New Hampshire primary results: Slate of sitting senators and representatives voted out

Monitor staff
Published: 9/14/2020 4:04:32 PM

State Sen. David Starr never got a phone call before Gov. Chris Sununu jumped in to endorse his opponent. He found out about that pivotal event through a mid-August press release.

“We didn’t talk,” Starr said in an interview Monday.

Now, a month after the governor of his same party backed someone else, the damage is done: Starr is out of power.

The first-term Franconia Republican lost a chance at re-election last Tuesday after Rep. Erin Hennessey stormed to victory, sweeping up 70% of the Republican vote after the governor’s blessing.

“I don’t quite know what happened,” Starr said. Hennessey was not available for an interview Monday.

It’s the latest upset in the dizzying recent history of Senate District 1, the expansive district that covers all of New Hampshire’s North County. Two years ago, the three-term tenure of Democrat Jeff Woodburn came to an end after he was arrested and charged with domestic violence. Woodburn declined to resign his candidacy, and Starr, a newcomer to elected office, took the seat and flipped it red.

For Starr, it’s the end of an unexpected and brief venture into state politics. But he’s not too upset.

“I don’t like losing; I don’t think anybody does,” he said. “On the other hand, Christ, I’m getting old. To the point where my eyesight is beginning to go, and the drive down to Concord is getting a little old. From that respect, I’m kind of happy just to put my feet up in front of the fire and relax.”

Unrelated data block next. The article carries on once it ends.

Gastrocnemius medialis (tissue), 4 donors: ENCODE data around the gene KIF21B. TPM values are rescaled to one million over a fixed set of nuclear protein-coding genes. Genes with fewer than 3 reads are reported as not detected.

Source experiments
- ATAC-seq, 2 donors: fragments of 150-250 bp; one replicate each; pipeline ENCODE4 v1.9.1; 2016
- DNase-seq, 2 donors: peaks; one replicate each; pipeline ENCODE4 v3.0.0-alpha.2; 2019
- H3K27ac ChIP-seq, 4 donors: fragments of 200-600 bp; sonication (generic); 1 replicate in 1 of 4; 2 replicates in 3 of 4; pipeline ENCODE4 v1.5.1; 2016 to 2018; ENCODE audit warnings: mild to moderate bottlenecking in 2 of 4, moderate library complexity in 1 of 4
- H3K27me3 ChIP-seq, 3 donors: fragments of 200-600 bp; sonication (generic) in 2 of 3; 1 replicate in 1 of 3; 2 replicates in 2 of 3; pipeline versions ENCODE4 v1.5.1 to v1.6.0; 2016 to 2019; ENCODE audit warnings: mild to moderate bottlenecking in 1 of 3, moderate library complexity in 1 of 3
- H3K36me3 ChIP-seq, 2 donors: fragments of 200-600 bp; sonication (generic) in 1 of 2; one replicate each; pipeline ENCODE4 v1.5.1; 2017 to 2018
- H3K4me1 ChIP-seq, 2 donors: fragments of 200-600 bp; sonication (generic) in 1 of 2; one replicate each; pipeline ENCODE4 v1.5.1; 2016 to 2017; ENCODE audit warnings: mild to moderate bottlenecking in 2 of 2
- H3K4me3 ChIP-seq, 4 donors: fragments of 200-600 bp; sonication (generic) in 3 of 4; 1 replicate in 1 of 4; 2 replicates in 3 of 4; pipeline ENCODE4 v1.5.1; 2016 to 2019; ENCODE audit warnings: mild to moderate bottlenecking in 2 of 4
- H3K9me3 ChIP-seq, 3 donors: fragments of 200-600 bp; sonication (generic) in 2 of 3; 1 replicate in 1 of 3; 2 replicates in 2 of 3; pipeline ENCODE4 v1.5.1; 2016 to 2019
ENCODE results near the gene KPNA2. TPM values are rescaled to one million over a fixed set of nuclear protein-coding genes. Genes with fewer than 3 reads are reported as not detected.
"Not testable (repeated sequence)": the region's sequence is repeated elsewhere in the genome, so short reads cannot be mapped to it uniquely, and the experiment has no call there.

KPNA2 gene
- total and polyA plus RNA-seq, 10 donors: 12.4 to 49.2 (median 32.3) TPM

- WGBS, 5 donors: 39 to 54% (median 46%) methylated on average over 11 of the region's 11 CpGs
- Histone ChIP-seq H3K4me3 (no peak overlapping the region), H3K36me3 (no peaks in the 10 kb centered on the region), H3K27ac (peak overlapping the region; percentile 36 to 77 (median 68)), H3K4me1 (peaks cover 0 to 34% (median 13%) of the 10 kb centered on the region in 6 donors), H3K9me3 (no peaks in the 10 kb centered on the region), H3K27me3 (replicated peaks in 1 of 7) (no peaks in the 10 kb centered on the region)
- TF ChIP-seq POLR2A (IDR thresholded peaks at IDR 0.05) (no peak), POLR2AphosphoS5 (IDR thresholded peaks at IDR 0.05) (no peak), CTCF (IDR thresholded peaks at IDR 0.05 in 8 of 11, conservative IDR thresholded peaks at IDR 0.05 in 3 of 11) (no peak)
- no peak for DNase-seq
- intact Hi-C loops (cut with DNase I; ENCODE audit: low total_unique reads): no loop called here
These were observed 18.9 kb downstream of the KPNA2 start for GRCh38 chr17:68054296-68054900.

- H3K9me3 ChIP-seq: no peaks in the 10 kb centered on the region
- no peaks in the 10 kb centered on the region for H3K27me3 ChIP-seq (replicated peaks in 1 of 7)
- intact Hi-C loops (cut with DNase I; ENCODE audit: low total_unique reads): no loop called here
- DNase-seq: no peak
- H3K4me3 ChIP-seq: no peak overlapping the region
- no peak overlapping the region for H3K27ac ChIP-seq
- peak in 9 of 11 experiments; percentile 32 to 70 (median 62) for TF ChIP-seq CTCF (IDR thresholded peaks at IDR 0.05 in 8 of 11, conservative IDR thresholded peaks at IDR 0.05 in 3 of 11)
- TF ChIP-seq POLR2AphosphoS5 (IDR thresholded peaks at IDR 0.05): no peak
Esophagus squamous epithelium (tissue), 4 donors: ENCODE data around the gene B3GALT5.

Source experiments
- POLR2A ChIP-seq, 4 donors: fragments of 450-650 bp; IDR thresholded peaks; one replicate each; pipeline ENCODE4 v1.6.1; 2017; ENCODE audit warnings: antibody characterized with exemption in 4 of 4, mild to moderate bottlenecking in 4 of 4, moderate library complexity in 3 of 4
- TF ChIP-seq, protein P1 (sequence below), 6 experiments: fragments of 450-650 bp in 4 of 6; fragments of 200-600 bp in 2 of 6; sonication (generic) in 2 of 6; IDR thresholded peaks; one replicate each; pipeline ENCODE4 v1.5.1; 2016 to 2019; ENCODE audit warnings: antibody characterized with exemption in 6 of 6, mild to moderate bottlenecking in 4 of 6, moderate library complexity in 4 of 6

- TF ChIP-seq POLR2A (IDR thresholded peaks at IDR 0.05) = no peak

And he’s not alone. Tuesday’s state primaries saw a wave of elected representatives kicked out of their seats by voters of their own primary. And while Starr was the only state senator to get primaried out – a rarity in the upper chamber – he had plenty of company in the House.

Some of the ousted representatives, like Rep. Will Pearson of Keene, were Democrats. Pearson, 29, had served six years and been assistant majority leader in the House the last two. But he lost to incumbent Rep. Joe Scapiro and a newcomer, Amanda Toll, a young Democrat and teacher.

Rep. Henry Parkhurst, a Winchester representative known for dressing annually as “Mr. Pickle” at the town pickle festival, lost handily to Natalie Quevedo by nearly 15 percentage points.

Rep. Fred Davis of Nashua failed to join his fellow incumbents in Hillsborough District 31, falling behind Stacie-Marie Laughton, a new candidate. And also in Nashua, Rep. Ken Gidge narrowly missed out on a chance for another term, 47 votes away from making the three-candidate cut-off.

But most of the primary ousters were on the Republican side.

In Meredith and Gilford, Rep. Dee Jurius narrowly missed the four-candidate cutoff for the Republican nomination, after former representative Norm Silber ran again and won. Silber won alongside the three other incumbents.

In Belmont, Rep. John Plumer lost his spot in the two-seat district to newcomer Douglas Trottier, who took the nomination with incumbent Rep. Mike Sylvia.

Rep. John Graham of Bedford fell far from victory, coming in sixth for a four-seat district and falling behind two new candidates for the spot. Rep. Walter Kolodziej was 77 votes away from another term representing Windham. Rep. Abigail Rooney, meanwhile, lost her seat in Milton by 43 votes.

Rep. William Fowler also lost his primary. In late 2019, Fowler flirted with a run for the 1st Congressional District to take on Democrat Chris Pappas. But he dropped out, attempted to run for re-election in a crowded primary, and fell to near the back of the pack, losing his state seat.

In one case, one Libertarian incumbent pushed out another. Rep. Max Abramson moved districts in Seabrook, and took on his colleague, Rep. Jason Janvrin, a well-known conservative. Abramson won that one-seat district with just under 5% of a voting lead.

For most of the unlucky incumbents, the loss in a primary stings. But it stings a little less knowing that it came from the same side, Pearson said.

“Obviously I’m personally disappointed, but with primaries, it’s all kind of among friends,” he said. “It’s tough to feel negatively about it.”

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